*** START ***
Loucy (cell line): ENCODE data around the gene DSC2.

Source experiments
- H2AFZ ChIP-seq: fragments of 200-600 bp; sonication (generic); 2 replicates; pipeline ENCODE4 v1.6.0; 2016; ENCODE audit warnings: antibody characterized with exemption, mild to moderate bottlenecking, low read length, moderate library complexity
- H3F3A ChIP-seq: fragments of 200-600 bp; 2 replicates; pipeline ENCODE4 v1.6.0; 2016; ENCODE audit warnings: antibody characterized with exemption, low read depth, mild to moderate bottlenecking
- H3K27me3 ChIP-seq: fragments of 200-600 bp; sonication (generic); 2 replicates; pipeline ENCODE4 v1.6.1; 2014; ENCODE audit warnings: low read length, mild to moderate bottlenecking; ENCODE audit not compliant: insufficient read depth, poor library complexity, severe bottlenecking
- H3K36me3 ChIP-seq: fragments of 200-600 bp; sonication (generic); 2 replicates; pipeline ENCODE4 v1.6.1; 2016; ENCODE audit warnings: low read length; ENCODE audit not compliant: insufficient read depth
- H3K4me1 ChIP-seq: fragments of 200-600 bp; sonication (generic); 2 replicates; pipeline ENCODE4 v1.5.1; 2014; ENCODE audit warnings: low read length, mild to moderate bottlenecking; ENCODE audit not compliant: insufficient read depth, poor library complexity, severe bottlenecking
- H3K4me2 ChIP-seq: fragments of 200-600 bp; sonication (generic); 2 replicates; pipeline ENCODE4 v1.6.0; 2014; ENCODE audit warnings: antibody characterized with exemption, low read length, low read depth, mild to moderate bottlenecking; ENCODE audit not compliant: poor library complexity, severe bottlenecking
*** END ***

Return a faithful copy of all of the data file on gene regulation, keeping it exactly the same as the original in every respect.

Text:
Loucy (cell line): ENCODE data around the gene DSC2.

Source experiments
- H2AFZ ChIP-seq: fragments of 200-600 bp; sonication (generic); 2 replicates; pipeline ENCODE4 v1.6.0; 2016; ENCODE audit warnings: antibody characterized with exemption, mild to moderate bottlenecking, low read length, moderate library complexity
- H3F3A ChIP-seq: fragments of 200-600 bp; 2 replicates; pipeline ENCODE4 v1.6.0; 2016; ENCODE audit warnings: antibody characterized with exemption, low read depth, mild to moderate bottlenecking
- H3K27me3 ChIP-seq: fragments of 200-600 bp; sonication (generic); 2 replicates; pipeline ENCODE4 v1.6.1; 2014; ENCODE audit warnings: low read length, mild to moderate bottlenecking; ENCODE audit not compliant: insufficient read depth, poor library complexity, severe bottlenecking
- H3K36me3 ChIP-seq: fragments of 200-600 bp; sonication (generic); 2 replicates; pipeline ENCODE4 v1.6.1; 2016; ENCODE audit warnings: low read length; ENCODE audit not compliant: insufficient read depth
- H3K4me1 ChIP-seq: fragments of 200-600 bp; sonication (generic); 2 replicates; pipeline ENCODE4 v1.5.1; 2014; ENCODE audit warnings: low read length, mild to moderate bottlenecking; ENCODE audit not compliant: insufficient read depth, poor library complexity, severe bottlenecking
- H3K4me2 ChIP-seq: fragments of 200-600 bp; sonication (generic); 2 replicates; pipeline ENCODE4 v1.6.0; 2014; ENCODE audit warnings: antibody characterized with exemption, low read length, low read depth, mild to moderate bottlenecking; ENCODE audit not compliant: poor library complexity, severe bottlenecking